An Initial Look At Spectre V4 "Speculative Store Bypass" With AMD On Linux
Written by Michael Larabel in Processors on 22 May 2018. Page 2 of 2. 27 Comments

I ran some benchmarks on the Ryzen 7 2700X, Ryzen 3 2200G, and EPYC 7601 when using a Linux 4.17 Git kernel as of today. Testing was done with the stock behavior of having SSB disabled via prctl/seccomp and then testing again when using the nospec_store_bypass_disable option to disable all mitigations for the Speculative Store Bypass vulnerability in the name of enhancing system performance.

Tests were done on Ubuntu and the various system components are different, but the focus of this initial testing was just on the mitigated vs. vulnerable kernel performance from Linux 4.17 with this initial support.

With the earlier Spectre/Meltdown mitigation work, Linux I/O performance was dramatically affected. With SSBD, the I/O performance wasn't as affected generally speaking, but IOzone write performance appeared to be an outlier at least for the two systems with faster I/O storage performance. Then again, IOzone is far from an optimal Linux storage benchmark these days.

In most other I/O tests, the results were effectively identical.

In a majority of the tests, there was no measurable change in performance or only very faintly did having SSBD affect the kernel performance by a very slim amount when looking at the numbers across three distinct systems.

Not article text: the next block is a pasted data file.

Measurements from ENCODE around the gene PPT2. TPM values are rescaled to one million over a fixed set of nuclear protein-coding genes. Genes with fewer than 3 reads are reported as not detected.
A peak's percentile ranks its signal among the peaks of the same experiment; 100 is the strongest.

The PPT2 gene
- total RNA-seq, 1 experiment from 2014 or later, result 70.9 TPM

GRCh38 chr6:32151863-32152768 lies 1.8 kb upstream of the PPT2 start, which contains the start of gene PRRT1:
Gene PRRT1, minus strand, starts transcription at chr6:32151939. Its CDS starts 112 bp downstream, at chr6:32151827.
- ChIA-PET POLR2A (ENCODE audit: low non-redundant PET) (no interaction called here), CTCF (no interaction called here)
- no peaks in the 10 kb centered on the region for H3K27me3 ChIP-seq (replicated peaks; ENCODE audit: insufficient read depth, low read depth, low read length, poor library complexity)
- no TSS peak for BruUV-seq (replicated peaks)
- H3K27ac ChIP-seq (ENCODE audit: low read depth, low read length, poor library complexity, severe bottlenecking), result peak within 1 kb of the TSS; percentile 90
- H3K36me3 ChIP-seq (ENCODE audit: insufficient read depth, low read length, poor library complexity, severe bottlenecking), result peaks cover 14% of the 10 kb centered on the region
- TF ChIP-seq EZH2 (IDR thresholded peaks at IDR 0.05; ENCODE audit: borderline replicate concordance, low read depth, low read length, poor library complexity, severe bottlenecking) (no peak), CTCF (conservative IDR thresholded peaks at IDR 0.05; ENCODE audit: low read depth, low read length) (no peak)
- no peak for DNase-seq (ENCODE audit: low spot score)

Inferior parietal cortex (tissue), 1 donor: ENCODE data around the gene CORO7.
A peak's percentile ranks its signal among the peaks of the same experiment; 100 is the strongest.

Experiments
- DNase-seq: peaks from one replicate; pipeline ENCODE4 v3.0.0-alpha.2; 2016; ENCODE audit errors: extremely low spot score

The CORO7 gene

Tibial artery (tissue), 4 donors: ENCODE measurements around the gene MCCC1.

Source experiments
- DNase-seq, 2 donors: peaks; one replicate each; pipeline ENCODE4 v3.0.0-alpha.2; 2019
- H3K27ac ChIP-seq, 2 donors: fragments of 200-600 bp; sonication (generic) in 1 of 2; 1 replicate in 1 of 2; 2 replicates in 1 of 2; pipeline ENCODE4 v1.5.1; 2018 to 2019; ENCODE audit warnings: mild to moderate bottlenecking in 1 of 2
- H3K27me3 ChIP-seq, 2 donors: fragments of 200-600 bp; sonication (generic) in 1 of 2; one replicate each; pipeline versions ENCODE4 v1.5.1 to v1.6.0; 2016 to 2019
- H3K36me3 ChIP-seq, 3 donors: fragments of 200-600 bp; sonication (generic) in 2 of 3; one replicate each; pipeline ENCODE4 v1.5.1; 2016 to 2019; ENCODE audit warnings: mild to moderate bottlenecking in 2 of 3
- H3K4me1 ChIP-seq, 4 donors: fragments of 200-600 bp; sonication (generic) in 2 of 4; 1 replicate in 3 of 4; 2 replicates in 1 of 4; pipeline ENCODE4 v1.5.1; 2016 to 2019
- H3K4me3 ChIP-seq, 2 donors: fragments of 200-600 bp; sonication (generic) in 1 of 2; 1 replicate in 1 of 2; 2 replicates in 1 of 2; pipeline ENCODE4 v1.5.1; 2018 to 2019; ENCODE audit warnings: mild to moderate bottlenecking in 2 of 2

Granted, the performance was already lowered broadly by KPTI and Retpolines as a result of earlier mitigation work, but at least at this stage with the current AMD microcode the performance impact is close to nothing for a majority of the benchmarks I have been running now for the past day.

Stress-NG's Linux kernel synthetic micro-benchmarks was one of the areas where it was possible to see more measurable change out of the SSBD mitigation work albeit still relatively small.

At least from this initial testing on AMD hardware, the performance impact of SSBD for Spectre Variant 4 is much smaller than the performance hits experienced months ago with KPTI for Intel Meltdown handling and Retpolines for Spectre V2. Other mostly unchanged test data is available from this result file. Stay tuned for extensive tests as more time for proper testing allows as well as the availability of the Intel microcode updates.

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Michael Larabel is the principal author of and founded the site in 2004 with a focus on enriching the Linux hardware experience. Michael has written more than 20,000 articles covering the state of Linux hardware support, Linux performance, graphics drivers, and other topics. Michael is also the lead developer of the Phoronix Test Suite, Phoromatic, and automated benchmarking software. He can be followed via Twitter or contacted via

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